While the public often wonders why women don’t leave abusive partners, the answer can often be as simple as “And where would they go?” Domestic violence is the third leading cause of homelessness among families nationwide, according to the U.S. Department of Housing and Urban Development.
According to the D.C. Metropolitan Police Department, they received 31,815 domestic violence-related calls in 2013, approximately 1 every 17 minutes. Almost two-thirds of adult women in DC (approximately 104,000) have experienced physical assault, sexual assault, or stalking at some point in their lifetime. For almost a third of homeless women in DC, violence was the cause of their homelessness or housing instability and in 2017, over a quarter of homeless adults in families reported a history of domestic violence. Even though D.C. has one of the highest costs of living, many are too poor to move elsewhere.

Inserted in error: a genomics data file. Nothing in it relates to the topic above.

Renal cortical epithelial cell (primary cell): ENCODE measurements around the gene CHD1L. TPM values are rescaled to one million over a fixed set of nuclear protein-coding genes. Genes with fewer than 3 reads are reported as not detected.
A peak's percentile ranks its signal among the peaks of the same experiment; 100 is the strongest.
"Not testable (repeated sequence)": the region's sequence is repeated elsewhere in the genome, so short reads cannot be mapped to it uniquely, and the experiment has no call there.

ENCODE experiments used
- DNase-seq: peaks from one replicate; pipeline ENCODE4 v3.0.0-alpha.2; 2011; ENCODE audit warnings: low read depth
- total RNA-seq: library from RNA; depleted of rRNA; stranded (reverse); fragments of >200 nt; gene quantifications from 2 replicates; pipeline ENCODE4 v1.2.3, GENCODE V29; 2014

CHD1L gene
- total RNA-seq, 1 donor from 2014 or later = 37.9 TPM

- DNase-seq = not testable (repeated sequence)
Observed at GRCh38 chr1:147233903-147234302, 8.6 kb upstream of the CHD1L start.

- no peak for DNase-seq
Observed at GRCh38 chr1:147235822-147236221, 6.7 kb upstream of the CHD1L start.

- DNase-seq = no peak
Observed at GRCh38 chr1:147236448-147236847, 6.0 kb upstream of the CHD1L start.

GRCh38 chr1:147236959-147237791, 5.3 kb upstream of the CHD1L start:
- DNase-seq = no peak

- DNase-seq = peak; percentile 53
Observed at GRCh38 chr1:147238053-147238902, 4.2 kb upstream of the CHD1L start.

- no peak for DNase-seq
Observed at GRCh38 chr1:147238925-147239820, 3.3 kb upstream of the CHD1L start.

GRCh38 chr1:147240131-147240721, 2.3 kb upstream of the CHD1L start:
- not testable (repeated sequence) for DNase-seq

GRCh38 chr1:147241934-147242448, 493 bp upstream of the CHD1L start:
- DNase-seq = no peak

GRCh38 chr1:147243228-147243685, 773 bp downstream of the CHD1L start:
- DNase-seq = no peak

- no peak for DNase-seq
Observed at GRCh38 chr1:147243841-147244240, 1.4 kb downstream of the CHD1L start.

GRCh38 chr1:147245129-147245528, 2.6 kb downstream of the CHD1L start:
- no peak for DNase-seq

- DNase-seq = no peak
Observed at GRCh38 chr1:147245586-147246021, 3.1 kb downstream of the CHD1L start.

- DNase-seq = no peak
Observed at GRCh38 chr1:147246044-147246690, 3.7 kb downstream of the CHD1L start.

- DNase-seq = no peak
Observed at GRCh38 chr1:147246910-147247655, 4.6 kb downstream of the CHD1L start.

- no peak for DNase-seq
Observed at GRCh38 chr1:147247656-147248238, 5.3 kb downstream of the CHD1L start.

How we help
Since its inception in 2014, The Anchor Fund has made more than 550 individual grants to women and their children totaling $215,000. These grants can determine whether a survivor escapes her abuser, gains safe haven or can provide for her children.
We do not work directly with survivors. All of the women we help are referred to us by other domestic violence organizations in the D.C. metropolitan area, and are therefore vetted by a lawyer, social worker, or client advocate. Together, with our partners we assess the clients' needs and the best way to meet them.
While Catherine dreams of becoming a nurse, she needed help to get a new apartment for herself and her children after escaping her abuser. The Anchor Fund was able to pay the security deposit so she could continue working and go back to school.